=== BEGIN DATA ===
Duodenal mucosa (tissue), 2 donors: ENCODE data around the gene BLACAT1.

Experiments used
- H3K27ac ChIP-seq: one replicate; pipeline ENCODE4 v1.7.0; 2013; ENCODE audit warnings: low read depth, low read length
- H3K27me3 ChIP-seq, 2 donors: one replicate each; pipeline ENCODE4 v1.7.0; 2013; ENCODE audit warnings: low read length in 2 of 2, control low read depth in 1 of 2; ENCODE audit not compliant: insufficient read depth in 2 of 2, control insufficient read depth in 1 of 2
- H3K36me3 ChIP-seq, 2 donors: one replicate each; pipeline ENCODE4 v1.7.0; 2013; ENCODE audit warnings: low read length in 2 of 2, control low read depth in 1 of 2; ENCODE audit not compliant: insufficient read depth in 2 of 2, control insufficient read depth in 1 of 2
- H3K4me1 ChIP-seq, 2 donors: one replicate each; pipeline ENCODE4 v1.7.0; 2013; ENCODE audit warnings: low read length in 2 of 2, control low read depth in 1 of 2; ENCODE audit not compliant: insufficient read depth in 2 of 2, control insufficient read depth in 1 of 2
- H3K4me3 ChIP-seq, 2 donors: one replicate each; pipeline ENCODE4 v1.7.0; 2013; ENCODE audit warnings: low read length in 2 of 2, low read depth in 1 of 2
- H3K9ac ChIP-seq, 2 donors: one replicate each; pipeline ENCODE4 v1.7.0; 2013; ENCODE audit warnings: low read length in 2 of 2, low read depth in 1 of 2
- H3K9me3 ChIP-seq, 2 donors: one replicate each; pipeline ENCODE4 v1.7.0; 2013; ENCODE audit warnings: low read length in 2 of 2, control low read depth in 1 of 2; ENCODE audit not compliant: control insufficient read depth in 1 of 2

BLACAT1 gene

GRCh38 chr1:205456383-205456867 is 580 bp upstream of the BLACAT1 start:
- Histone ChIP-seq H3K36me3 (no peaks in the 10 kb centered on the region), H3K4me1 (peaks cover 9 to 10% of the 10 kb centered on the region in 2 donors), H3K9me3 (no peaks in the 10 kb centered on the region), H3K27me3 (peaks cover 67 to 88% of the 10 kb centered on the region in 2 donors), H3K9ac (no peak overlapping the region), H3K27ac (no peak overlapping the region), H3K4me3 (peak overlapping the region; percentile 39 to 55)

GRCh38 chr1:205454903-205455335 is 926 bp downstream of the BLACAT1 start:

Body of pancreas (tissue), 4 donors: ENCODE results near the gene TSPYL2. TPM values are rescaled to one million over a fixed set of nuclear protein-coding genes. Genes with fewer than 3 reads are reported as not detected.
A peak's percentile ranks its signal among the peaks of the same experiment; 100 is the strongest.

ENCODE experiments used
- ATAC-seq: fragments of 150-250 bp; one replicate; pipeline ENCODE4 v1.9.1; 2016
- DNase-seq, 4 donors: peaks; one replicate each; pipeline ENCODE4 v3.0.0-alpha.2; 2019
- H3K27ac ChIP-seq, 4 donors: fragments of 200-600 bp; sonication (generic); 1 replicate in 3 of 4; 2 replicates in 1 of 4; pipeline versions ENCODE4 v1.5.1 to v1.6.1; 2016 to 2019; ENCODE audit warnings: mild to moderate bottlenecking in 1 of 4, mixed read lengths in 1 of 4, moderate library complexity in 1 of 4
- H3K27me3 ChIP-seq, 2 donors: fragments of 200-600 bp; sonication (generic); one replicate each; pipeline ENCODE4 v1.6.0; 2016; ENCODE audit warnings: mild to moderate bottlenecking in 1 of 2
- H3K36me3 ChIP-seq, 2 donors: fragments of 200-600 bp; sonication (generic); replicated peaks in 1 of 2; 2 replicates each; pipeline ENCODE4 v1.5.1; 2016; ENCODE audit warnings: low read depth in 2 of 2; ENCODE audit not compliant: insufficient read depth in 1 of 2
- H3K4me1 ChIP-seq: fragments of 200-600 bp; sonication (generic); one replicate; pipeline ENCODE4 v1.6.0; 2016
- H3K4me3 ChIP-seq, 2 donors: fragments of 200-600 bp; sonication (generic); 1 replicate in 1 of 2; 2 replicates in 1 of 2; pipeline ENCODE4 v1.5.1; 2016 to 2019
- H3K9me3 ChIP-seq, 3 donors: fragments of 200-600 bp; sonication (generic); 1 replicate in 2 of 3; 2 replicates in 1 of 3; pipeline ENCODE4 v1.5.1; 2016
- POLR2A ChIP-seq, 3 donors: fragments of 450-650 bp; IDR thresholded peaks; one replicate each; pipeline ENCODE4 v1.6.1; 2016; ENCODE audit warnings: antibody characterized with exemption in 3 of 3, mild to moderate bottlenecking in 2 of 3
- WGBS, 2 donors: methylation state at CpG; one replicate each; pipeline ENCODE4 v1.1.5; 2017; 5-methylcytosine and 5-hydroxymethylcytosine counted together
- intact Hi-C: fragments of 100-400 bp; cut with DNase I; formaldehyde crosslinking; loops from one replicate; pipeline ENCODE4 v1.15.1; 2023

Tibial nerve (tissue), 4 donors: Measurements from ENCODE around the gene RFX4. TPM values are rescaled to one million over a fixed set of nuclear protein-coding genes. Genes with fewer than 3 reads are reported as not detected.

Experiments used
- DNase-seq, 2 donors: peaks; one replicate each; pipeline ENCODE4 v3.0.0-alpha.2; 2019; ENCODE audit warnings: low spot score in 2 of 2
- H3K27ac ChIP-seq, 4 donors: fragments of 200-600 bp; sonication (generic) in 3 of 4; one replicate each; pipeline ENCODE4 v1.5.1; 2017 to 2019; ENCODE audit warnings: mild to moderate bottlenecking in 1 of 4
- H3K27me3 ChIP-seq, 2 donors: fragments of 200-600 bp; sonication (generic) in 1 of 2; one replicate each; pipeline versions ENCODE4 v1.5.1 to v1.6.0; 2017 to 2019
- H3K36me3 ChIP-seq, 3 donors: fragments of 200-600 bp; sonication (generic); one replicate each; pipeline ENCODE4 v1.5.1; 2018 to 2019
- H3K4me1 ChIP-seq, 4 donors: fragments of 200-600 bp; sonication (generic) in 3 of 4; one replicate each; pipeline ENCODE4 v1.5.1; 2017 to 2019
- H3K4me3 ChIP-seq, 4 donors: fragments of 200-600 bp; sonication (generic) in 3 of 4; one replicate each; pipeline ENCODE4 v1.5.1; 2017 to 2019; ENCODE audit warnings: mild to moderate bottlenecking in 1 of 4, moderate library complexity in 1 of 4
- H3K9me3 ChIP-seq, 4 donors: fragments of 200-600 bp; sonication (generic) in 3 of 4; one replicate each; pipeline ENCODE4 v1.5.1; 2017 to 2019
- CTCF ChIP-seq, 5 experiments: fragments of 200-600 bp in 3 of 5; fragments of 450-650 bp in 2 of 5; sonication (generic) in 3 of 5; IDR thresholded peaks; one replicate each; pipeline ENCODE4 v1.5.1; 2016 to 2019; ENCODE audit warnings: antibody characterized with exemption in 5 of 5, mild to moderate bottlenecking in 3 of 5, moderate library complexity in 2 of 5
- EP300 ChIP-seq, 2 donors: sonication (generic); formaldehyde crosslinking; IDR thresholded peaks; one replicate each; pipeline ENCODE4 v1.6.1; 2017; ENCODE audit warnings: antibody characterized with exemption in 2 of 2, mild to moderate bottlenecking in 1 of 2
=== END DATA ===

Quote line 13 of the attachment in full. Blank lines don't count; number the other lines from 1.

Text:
GRCh38 chr1:205454903-205455335 is 926 bp downstream of the BLACAT1 start: